October 1, 2022
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The strange roller coaster big league career of David Bote

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David Bote cemented his place in baseball history on August 12, 2018 when he hit an ultimate walk-off grand slam against the Nationals on national television. He was a guy Cubs fans had become acquainted with by that time but was an unknown commodity to most of the baseball world.

The now-29-year-old Bote was not a top-100 prospect when he came up in 2018, just a younger player who had turned some heads in spring training and in the minors earlier in the year. Since then it has been a strange up-and-down MLB career for him, and he looks to add another chapter to that journey when he finally comes back from the shoulder injury he suffered last season.

David Bote’s had a very strange Cubs career to this point

As a whole, Bote is slashing .227/.318/.388 with a .706 OPS, 32 home runs, 88 wRC+ and 138 RBI in 343 career games. He’s 0-for-6 in postseason play (2018, 2020). The OBP is around average but everything else is well below. And yet within these stats are stretches of really solid production and clutch moments.

In his first 93 games as an MLB player, Bote recorded three walk-off hits and a walk-off walk. Two of those walk-off hits were home runs, including the epic grand slam. He was coming up big. It’s worth noting that, despite the clutch moments in 2018, he did really cool off and finish with a .239/.319/.408 slash and 96 wRC+ in 74 games. It was in 2019 when he had the best offensive year of his career, slashing .257/.362/.422 with 11 home runs, .785 OPS and 105 wRC+. Bote even got himself a contract extension with the Cubs in April that year.

Then came 2020, when he was the team leader in RBI (29) despite slashing just .200/.303/.408 with a .228 BABIP. Eleven of his 25 hits came with runners in scoring position as he hit .379/.487/.690 in such situations. He also ranked in the top nine percentile in exit velocity that season.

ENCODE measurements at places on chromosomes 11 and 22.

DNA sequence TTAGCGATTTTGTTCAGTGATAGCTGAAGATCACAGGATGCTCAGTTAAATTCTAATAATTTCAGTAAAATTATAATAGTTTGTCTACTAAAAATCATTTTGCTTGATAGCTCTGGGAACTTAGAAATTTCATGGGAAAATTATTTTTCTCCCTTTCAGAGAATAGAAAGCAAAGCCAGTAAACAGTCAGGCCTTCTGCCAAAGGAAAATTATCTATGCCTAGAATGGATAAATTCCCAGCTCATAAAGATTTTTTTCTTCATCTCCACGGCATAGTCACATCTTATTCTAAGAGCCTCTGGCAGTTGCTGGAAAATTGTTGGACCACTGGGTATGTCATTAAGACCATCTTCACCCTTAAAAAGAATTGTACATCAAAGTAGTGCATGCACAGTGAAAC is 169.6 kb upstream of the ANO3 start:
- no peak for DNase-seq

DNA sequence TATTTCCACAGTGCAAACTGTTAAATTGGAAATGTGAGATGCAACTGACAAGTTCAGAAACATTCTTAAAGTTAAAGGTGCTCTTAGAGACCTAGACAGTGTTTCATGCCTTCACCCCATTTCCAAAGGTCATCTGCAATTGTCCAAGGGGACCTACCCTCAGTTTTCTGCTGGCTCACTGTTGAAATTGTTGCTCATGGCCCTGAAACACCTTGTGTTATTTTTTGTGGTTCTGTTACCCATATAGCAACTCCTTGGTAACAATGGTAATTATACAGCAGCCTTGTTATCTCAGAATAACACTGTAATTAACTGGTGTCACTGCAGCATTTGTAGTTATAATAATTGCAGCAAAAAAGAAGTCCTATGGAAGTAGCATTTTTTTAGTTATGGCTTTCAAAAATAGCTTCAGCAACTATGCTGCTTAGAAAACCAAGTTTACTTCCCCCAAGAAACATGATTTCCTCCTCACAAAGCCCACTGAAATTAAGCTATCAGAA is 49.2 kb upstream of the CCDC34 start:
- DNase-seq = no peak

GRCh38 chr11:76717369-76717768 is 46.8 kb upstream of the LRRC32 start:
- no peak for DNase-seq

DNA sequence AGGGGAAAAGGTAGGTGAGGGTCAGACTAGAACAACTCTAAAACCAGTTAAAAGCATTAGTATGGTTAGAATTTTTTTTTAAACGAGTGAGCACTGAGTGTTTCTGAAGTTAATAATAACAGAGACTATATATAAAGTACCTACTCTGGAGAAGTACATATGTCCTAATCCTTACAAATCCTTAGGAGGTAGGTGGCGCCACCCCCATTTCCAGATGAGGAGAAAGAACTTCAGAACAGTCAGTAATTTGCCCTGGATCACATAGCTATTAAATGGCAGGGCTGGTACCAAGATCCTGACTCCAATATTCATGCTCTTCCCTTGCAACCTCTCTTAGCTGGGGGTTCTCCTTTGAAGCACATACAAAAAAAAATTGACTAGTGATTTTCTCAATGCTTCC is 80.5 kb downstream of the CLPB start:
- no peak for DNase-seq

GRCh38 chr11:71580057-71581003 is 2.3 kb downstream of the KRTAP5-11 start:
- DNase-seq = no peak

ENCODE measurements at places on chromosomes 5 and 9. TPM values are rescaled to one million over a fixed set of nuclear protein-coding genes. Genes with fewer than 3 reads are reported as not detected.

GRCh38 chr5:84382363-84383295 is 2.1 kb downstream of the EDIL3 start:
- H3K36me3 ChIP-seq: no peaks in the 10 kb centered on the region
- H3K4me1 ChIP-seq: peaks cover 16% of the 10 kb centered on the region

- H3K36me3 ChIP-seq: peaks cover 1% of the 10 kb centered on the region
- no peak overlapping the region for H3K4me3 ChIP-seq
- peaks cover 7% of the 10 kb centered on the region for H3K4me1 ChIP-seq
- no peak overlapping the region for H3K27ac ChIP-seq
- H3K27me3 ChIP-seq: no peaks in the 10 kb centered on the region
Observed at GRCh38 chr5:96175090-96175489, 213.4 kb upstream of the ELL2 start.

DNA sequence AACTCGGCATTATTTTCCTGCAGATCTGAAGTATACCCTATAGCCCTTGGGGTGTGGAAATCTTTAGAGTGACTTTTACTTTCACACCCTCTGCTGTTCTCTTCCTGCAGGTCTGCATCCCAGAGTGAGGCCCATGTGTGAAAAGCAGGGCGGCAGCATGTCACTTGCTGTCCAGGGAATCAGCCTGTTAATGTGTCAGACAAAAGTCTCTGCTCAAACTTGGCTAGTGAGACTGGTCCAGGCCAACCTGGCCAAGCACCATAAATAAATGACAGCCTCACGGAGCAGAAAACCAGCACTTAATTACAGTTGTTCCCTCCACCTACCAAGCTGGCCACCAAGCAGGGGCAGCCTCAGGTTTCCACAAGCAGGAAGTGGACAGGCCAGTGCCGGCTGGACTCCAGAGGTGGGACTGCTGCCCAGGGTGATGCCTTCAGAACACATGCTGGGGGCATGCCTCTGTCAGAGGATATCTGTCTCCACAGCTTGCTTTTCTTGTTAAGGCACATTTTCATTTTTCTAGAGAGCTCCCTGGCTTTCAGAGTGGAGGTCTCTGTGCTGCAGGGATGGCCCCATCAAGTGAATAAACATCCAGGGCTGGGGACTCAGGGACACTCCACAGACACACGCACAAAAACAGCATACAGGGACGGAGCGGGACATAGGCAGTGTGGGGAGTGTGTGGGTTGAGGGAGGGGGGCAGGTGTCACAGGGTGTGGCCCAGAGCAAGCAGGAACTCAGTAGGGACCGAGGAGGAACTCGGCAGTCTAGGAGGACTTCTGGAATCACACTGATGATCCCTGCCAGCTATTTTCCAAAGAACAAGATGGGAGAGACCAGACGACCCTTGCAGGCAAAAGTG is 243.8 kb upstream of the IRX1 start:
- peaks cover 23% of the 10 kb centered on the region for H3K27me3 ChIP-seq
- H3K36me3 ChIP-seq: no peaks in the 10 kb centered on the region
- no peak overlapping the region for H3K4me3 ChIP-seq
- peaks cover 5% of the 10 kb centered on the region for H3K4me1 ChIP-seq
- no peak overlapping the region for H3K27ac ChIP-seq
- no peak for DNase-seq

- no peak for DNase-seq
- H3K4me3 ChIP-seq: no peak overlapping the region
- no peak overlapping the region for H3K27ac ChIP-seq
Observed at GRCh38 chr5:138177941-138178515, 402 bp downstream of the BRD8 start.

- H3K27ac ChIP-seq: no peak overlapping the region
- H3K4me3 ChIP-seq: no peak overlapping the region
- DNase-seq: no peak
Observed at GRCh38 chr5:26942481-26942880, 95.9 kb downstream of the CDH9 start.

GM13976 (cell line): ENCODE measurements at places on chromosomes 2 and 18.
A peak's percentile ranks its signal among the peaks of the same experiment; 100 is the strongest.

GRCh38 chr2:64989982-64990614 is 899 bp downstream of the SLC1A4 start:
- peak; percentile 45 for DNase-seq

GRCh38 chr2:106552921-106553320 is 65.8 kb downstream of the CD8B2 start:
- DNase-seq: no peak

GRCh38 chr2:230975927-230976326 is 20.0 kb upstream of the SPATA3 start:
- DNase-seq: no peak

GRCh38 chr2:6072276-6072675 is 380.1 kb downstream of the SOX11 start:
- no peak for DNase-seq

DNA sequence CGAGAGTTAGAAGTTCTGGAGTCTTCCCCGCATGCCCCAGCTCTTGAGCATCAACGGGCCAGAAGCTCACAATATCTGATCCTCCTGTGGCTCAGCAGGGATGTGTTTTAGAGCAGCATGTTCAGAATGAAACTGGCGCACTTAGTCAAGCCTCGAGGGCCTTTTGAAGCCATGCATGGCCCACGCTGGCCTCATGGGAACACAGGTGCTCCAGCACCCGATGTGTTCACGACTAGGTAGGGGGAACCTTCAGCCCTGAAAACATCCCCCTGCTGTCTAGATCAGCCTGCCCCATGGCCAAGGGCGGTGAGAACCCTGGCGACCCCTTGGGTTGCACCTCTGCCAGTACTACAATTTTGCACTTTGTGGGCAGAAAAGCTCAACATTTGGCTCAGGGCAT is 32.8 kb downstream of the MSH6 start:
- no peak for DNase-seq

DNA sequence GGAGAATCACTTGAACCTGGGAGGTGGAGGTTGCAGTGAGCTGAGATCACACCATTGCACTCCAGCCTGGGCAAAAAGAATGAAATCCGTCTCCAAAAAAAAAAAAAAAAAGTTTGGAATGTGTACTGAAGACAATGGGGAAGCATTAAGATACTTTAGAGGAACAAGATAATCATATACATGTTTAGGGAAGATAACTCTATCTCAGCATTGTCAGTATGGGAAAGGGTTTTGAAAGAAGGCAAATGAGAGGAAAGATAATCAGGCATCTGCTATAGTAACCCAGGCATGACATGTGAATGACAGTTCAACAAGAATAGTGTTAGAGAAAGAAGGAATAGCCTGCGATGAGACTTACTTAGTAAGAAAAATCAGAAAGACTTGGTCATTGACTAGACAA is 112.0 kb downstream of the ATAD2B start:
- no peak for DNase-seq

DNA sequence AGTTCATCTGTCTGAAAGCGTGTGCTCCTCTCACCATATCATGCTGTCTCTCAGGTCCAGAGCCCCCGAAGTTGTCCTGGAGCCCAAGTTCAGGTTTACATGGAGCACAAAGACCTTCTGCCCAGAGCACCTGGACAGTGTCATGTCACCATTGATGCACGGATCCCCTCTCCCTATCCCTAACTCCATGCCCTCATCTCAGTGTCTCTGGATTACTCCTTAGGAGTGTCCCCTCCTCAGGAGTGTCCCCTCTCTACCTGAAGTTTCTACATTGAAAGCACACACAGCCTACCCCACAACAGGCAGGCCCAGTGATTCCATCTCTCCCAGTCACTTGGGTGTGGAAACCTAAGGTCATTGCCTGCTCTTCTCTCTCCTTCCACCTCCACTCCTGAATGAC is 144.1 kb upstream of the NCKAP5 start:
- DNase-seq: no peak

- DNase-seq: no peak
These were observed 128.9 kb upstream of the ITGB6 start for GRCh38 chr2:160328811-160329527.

2021 was frustrating for Bote in so many ways, leading up to the season-ending injury. Bote, in 98 games, hit just .199/.276/.330 with eight homers. His .199 average was coupled with a .235 BABIP. Bote’s XBA (expected batting average) was .231. While still not great, that is 32 points higher than what it actually was. His max exit velocity (115.6) was top four percentile in the league. So long story short, he hit into some tough luck last year. To his credit, he still managed eight homers which is not bad in just under 100 games while playing through an injury.

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Now, working through his rehab assignment with Triple-A Iowa, he eyes a return to the Cubs. Bote has had himself a decently productive career, serving as a bench/utility man for the most part. He could give the Cubs roster flexibility when he comes back for the short-term, but a long-term role with the team does not seem as set in stone given he’s 29 and is several years removed from a quality offensive season.



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